I picked up a couple of the new Philips 10.5-watt 800-lumen LED bulbs this weekend. All around, they’re the best sub-$20 LED bulb I’ve seen yet.
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I learned something incredibly useful this week: For every 3 watts of energy consumption you save, you save an additional watt of power in cooling costs during the cooling season.
I bought my first CFL bulb a little over 9 years ago. I knew this was helping my AC costs too, but now I know how much.
Read More »How to calculate savings from reduced cooling costs when considering energy-saving improvements
Micro Center had the Inland warm white A19 LED bulbs on sale this week and had a hard time keeping them in stock. I snagged an 800 lumen (60W equivalent), non-dimmable bulb, which uses 10 watts, for $13. It’s not the state of the art in 10W LED bulbs, but the price is right and it has a 3-year warranty.Read More »A preliminary review of the Inland warm white A19 LED bulb
PC Magazine asks when it’s worth upgrading to the new Philips L Prize-winning LED bulb, lamenting its high price and long payback time. I can only say what I plan to do, based on my experience with high-efficiency bulbs. I was one of those guys paying $9 for CFL bulbs nearly a decade ago.Read More »When to upgrade to new LED bulbs
Bill Gates says the rapid advance of computers created unreasonable expectations for the advancement of energy technology. The argument makes sense. And while desktop computers did advance very quickly, I think people have a misconception of even how quickly computers developed–which makes it worse, of course. Some people seem to believe the computer was invented by IBM and Microsoft in 1981. Far be it from Gates to lead people to believe otherwise, but the direct ancestors of modern desktop computing date to the early 1970s, and the groundwork for even that dates to the 1940s, at the very latest.
Read More »How computer and energy technology don’t relate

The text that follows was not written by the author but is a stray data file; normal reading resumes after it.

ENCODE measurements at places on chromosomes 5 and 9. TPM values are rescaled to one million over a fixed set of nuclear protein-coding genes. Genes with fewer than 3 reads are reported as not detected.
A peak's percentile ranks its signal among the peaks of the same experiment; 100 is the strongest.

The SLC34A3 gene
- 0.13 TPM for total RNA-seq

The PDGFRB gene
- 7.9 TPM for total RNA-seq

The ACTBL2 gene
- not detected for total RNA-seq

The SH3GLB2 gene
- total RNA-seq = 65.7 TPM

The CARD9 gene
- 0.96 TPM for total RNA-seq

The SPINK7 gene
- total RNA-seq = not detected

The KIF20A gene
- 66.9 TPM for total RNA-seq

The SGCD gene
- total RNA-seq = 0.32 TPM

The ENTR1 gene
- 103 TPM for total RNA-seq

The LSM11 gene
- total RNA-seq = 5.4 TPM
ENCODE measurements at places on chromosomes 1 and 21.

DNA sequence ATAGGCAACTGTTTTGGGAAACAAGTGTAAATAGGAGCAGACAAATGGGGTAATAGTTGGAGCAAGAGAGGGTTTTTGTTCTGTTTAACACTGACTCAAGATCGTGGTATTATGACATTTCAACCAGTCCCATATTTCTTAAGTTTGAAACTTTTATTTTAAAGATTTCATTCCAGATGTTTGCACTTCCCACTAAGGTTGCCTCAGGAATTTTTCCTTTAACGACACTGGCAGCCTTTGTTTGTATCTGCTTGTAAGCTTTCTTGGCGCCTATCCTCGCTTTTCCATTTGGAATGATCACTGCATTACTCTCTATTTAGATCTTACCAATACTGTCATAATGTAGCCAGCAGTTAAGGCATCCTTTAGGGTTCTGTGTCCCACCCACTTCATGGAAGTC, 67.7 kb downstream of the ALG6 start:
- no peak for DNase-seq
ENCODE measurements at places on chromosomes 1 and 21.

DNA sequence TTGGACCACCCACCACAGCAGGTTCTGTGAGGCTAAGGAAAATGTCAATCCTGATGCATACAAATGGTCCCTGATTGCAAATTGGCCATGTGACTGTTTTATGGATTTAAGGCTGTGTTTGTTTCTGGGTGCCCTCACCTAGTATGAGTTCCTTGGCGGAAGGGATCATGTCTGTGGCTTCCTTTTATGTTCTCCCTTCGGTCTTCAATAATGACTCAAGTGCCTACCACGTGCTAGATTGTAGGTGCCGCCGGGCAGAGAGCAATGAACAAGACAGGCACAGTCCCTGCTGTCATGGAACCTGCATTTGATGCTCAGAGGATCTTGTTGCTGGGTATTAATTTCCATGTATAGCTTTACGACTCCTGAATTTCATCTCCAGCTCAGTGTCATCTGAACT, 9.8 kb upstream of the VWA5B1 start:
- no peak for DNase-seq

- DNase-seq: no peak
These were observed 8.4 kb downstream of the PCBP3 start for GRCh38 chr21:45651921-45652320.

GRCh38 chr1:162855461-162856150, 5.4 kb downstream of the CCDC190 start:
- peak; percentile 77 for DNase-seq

I see the ‘net is overrun today with complaints about Apple switching to oddball Pentalobular screws (sometimes called “pentagram” screws–is that an accident, or people being snarky?) and the occasional person claiming to know where to get a Pentalobular driver for a few dollars, but few people actually being, you know, helpful.
So here’s where you can get one for $2.35, plus shipping. http://www.sw-box.com/Professional-Screw-Driver-Opening-Tool-For-Iphone-4.html
Read More »Apple and its controversial pentalobular screws
As television technology improves, they become more energy efficient. Generally speaking, at least. The CRT TV ranging in size from 26-32 inches that was common in living rooms for most of my lifetime used around 130 watts. But some of the monster TVs people are buying these days use more power than the fridge.Read More »Buying a new TV that won’t kill your electric bill
Affordable is relative, of course. LED lights are a long way from costing less than CFLs, and of course, the old-fashioned incandescents are still cheaper. But the Ecosmart LED bulb that Home Depot is about to start selling for $20 costs half as much as competing offerings from GE and Philips.
They use 8-9 watts to provide equivalent light to a 40w incandescent, work in dimmers, are made in the USA, and have an estimated life expectancy of 17 years. So I think I could be persuaded to buy a couple.But speaking of CFLs, I’ve been buying them since at least 2003. They get a bit of a bad rap, but in my experience, not all CFLs are created equal. Some of the first CFLs that I installed 7-8 years ago are still working. I’ve had others only last a few months.
I can think of two possible reasons for this. I bought my first bulbs at Home Depot. Later, I switched to buying bulbs at Kmart. The bulbs I was buying at Kmart were considerably less reliable. A couple of years ago I switched to buying bulbs at Costco. Fed up with replacing CFLs, I started writing the date of purchase on the bulbs and saving my receipts at that point. But so far, none of my dated bulbs have burned out.